The Road

I’m definitely late to tthe_road.largehis party, but that’s the point of this blog. I bought The Road by Cormac McCarthy in Fopp for £3 years ago, with every intention of reading it as soon as possible. The more I heard about it, the more I heard about the dark, bleak, harrowing tale, the beauty of the writing, the further I felt from wanting to read it. I don’t think I ever thought I was going to be ready to read it. This weekend, I finally got around to it.


A man and his son travel south through a desolate, post-apocalyptic America, aiming for the coast.

 There is no God and we are his prophets

Things I liked

There’s not much I can say about this that has not already been said. It was incredibly well-received when it came out, to warrant such quotes on the back of my copy that suggest McCarthy be nominated for the Nobel Prize for Literature, for this novel, and others emphasising the long-term impact it will have on its readers, and literature to come. I have to say I agree. It has been eight years since The Road was released, five years since the film. To me it is interesting that, in the years following this adult post-apocalyptic novel, there has been a surge of popular teen fiction of the same theme. I’m not suggesting that novels such as the Hunger Games series, the Divergent Trilogy or the Maze Runner books are direct descendants of this, it just strikes me that teen fiction sometimes mirrors grown-up books – maybe to make sure the teens are up to date by the time they become adults, I don’t know.

Right. Here’s the real ‘Things I liked’ section. No more disclaimers.

The prose. It’s been said constantly about this book – hauntingly beautiful, simple, prose. It holds the characters apart from us by never fully letting us into their heads, and universalises them by leaving them unnamed. There were so many phrases I wish I had bookmarked to include here, just to show you how intense and observant McCarthy’s writing is. As a pedant I found it remarkably easy to let go of my inner editor and grammar persnicketer (yeah I’m neologising now) when McCarthy misses out apostrophes in words such as ‘won’t’ and ‘don’t’. It’s part of the style. Allow it. Move on.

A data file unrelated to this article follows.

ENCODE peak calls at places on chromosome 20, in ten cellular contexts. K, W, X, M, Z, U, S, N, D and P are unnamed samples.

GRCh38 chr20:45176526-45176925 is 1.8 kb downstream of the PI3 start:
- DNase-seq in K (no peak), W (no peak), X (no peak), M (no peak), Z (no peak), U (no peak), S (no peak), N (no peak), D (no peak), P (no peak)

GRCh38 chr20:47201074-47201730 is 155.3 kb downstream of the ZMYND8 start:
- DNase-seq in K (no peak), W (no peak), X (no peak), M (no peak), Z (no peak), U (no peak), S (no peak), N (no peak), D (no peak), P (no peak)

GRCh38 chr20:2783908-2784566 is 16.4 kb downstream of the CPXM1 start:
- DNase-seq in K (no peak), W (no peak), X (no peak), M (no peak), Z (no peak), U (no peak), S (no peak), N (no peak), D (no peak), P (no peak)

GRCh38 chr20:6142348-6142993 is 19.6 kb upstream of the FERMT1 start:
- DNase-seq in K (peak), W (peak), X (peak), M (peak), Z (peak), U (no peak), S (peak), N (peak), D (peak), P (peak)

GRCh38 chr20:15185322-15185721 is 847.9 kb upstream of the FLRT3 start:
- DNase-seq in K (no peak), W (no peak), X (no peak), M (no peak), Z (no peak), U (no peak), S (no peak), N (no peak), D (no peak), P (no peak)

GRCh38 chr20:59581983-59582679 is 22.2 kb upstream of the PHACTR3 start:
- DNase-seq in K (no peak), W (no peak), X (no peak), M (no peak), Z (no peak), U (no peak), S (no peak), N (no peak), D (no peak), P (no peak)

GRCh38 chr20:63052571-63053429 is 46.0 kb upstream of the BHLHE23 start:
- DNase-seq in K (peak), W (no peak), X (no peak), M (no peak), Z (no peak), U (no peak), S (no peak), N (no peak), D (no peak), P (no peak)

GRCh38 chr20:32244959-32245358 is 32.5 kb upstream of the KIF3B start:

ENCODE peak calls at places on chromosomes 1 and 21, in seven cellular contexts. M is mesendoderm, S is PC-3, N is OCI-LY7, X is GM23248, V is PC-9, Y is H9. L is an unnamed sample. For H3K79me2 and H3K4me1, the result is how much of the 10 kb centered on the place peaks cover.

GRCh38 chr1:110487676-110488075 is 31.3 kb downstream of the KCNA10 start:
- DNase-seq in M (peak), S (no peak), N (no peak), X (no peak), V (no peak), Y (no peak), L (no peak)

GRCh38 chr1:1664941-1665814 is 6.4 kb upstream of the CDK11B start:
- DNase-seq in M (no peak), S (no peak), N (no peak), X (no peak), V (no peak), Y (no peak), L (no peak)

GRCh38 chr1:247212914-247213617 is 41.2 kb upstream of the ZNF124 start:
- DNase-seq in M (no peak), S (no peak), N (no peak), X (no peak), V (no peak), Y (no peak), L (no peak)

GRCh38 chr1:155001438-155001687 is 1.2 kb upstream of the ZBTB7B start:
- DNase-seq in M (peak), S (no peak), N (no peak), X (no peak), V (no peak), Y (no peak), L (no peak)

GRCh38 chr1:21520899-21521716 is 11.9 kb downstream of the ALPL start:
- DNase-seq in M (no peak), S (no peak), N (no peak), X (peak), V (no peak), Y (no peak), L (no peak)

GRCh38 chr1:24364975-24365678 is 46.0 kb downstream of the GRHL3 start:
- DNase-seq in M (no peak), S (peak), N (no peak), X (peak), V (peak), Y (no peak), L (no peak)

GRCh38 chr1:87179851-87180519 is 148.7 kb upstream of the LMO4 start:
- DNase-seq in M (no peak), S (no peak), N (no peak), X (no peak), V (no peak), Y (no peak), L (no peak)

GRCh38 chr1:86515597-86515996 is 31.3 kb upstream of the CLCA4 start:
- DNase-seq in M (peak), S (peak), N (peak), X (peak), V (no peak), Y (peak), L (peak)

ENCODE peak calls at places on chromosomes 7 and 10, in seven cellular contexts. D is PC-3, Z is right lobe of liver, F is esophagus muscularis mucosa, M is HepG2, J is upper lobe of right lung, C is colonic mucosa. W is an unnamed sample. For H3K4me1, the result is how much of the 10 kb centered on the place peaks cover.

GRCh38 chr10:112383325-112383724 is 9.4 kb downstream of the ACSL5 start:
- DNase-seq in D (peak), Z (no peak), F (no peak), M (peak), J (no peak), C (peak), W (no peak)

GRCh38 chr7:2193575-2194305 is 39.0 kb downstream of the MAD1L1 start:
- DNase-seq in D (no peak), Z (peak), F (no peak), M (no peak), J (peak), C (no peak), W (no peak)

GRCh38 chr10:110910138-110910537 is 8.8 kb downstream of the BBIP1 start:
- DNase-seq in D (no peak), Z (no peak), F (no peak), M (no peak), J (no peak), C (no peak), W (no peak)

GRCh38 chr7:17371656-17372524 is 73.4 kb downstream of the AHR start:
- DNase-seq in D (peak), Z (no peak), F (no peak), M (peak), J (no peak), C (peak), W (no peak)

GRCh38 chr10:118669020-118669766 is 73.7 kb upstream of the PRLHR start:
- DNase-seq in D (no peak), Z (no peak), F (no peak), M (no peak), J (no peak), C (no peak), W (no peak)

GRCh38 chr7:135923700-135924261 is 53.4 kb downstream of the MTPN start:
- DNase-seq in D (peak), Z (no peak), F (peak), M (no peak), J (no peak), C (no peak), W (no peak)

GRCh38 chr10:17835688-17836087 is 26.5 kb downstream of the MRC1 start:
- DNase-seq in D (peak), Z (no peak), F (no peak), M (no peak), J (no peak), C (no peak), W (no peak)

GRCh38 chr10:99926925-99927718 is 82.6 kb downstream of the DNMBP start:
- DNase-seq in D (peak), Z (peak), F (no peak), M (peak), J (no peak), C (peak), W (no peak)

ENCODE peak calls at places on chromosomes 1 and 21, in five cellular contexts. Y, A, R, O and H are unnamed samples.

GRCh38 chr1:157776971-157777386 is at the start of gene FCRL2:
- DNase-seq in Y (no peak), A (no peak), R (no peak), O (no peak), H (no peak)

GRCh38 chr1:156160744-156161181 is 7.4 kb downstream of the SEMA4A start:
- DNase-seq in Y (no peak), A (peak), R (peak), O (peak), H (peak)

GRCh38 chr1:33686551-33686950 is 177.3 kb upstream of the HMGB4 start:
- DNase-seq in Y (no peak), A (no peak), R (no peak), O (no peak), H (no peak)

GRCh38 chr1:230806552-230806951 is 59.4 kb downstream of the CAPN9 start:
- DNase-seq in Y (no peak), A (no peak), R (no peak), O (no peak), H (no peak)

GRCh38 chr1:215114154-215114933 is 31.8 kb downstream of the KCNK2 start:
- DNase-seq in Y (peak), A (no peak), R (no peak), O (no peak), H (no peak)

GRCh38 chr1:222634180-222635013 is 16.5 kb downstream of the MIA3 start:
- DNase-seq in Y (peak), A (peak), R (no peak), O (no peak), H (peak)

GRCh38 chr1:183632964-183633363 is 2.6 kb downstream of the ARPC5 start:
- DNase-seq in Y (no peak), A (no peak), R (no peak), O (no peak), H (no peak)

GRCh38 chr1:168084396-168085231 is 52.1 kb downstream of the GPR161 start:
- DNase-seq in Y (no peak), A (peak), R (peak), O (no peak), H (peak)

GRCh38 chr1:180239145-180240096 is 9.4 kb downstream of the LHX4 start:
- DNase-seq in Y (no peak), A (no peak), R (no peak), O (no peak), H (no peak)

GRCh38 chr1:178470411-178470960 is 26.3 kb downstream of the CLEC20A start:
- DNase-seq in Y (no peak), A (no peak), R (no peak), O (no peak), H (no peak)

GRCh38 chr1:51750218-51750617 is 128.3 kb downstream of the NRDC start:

The relationship between the boy and his father. I thought for a while there would be a huge twist where the boy had been dead the whole time, but realised I was projecting other recent reads onto everything I’m reading at the moment. Spoiler alert, that’s not what happens. The relationship between these two is so dependent. The boy relies on his father to get their food, keep them going. The father relies on the son to give him a reason to stay alive. The son was born after whatever mystery event occurred that covered the world in ash, and so does not understand a) what the world was like before and sometimes, b) why they should bother staying alive.

The moral issues. The dilemmas the father faces when it comes to the few people they meet on the road, and how he has to explain them to his son.

The dialogue. There are no speech marks in this book. You have to keep an eye out as to when there is speech and who is saying what. It is bleak, pragmatic dialogue. It fits with the greyness of the story.

It took me some time to decide which section this would be in, but it’s going here. The fact that you have to cannot skim read any of this book. If you don’t pay attention to what you’re reading, there’s a chance you won’t have a full appreciation of it. This is likely the case with most books, but it struck me particularly when reading this, probably because the prose is so sparse and there are no chapters, only sections.

Things I didn’t like




It…was pretty depressing?

But seriously, it’s quite a harrowing story. Dead babies and the like. Cannibals. Pretty rough. As mentioned above, it’s pretty bleak.

Should I read this?

Yes. Many of you will be reading this because you’ve already read it. For those of you who haven’t, go out and read it, ASAP.

* * * * *

The Book Depository

You can buy the book here:

Because I am trying not to use Amazon in my own half-arsed protest-y way, I’d like to recommend to people that they check out The Book Depository, which is a great, user-friendly site with affordable books ranging from brand new releases to classics, and in many different editions at less-than brand new prices. As I am now officially an affiliate of The Book Depository, I gain a small commission if you use my affiliate link to buy books! Please do check it out, even if you don’t buy anything right now.


Leave a Reply

Fill in your details below or click an icon to log in: Logo

You are commenting using your account. Log Out /  Change )

Google+ photo

You are commenting using your Google+ account. Log Out /  Change )

Twitter picture

You are commenting using your Twitter account. Log Out /  Change )

Facebook photo

You are commenting using your Facebook account. Log Out /  Change )


Connecting to %s